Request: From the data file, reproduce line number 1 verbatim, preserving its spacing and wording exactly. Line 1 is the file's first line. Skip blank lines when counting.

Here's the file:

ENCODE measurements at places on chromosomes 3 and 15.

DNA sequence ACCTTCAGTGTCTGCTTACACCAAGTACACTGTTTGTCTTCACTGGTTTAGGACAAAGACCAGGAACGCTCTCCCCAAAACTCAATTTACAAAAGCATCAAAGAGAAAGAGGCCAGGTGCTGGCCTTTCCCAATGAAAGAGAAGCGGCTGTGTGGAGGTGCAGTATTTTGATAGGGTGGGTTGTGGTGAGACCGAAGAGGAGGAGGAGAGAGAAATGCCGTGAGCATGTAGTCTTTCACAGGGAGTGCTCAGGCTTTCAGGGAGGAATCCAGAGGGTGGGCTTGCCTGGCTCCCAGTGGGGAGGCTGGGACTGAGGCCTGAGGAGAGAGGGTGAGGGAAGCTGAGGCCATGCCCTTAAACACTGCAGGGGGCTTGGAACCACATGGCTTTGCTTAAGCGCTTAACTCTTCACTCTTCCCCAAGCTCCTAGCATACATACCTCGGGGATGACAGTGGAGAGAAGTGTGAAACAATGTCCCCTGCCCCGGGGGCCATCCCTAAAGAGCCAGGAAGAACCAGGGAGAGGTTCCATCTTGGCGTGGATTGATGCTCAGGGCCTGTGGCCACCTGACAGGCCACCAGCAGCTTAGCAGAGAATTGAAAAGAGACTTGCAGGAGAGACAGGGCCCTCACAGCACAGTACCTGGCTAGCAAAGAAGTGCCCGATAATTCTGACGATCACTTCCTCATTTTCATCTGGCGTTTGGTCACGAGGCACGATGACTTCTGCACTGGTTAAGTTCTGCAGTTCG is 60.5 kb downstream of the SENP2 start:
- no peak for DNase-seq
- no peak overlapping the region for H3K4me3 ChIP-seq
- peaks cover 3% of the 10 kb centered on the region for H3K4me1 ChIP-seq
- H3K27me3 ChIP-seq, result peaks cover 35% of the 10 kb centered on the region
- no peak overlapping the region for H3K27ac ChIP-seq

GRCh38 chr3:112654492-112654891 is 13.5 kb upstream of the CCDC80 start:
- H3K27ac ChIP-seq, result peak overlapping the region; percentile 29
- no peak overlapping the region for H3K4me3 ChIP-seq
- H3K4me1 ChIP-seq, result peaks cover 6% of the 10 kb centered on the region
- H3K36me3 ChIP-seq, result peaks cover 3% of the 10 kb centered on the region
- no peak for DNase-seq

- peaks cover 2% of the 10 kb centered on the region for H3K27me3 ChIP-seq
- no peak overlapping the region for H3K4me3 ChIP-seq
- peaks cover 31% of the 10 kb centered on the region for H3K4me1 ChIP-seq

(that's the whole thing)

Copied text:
ENCODE measurements at places on chromosomes 3 and 15.